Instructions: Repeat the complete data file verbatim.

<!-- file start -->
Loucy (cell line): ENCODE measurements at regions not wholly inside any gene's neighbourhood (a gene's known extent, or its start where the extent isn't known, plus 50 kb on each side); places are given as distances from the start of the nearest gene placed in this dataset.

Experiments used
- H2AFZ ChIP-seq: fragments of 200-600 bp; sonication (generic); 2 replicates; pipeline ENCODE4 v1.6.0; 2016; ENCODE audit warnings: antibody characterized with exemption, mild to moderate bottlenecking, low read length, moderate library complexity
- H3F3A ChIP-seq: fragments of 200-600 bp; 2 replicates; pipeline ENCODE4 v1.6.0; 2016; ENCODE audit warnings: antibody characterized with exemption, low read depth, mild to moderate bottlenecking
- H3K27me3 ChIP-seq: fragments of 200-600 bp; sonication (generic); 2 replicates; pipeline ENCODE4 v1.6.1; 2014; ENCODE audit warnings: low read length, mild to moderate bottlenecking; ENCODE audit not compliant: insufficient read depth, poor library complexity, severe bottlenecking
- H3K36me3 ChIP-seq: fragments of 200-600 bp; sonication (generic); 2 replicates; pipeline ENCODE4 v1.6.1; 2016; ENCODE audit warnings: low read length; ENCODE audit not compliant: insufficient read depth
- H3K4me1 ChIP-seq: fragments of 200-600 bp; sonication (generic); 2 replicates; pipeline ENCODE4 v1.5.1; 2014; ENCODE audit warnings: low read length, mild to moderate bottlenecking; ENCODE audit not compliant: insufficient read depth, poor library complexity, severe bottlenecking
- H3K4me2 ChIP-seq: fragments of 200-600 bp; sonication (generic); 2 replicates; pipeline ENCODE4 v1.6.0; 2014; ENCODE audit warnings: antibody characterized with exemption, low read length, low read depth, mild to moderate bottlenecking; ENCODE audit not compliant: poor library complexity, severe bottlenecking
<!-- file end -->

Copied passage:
Loucy (cell line): ENCODE measurements at regions not wholly inside any gene's neighbourhood (a gene's known extent, or its start where the extent isn't known, plus 50 kb on each side); places are given as distances from the start of the nearest gene placed in this dataset.

Experiments used
- H2AFZ ChIP-seq: fragments of 200-600 bp; sonication (generic); 2 replicates; pipeline ENCODE4 v1.6.0; 2016; ENCODE audit warnings: antibody characterized with exemption, mild to moderate bottlenecking, low read length, moderate library complexity
- H3F3A ChIP-seq: fragments of 200-600 bp; 2 replicates; pipeline ENCODE4 v1.6.0; 2016; ENCODE audit warnings: antibody characterized with exemption, low read depth, mild to moderate bottlenecking
- H3K27me3 ChIP-seq: fragments of 200-600 bp; sonication (generic); 2 replicates; pipeline ENCODE4 v1.6.1; 2014; ENCODE audit warnings: low read length, mild to moderate bottlenecking; ENCODE audit not compliant: insufficient read depth, poor library complexity, severe bottlenecking
- H3K36me3 ChIP-seq: fragments of 200-600 bp; sonication (generic); 2 replicates; pipeline ENCODE4 v1.6.1; 2016; ENCODE audit warnings: low read length; ENCODE audit not compliant: insufficient read depth
- H3K4me1 ChIP-seq: fragments of 200-600 bp; sonication (generic); 2 replicates; pipeline ENCODE4 v1.5.1; 2014; ENCODE audit warnings: low read length, mild to moderate bottlenecking; ENCODE audit not compliant: insufficient read depth, poor library complexity, severe bottlenecking
- H3K4me2 ChIP-seq: fragments of 200-600 bp; sonication (generic); 2 replicates; pipeline ENCODE4 v1.6.0; 2014; ENCODE audit warnings: antibody characterized with exemption, low read length, low read depth, mild to moderate bottlenecking; ENCODE audit not compliant: poor library complexity, severe bottlenecking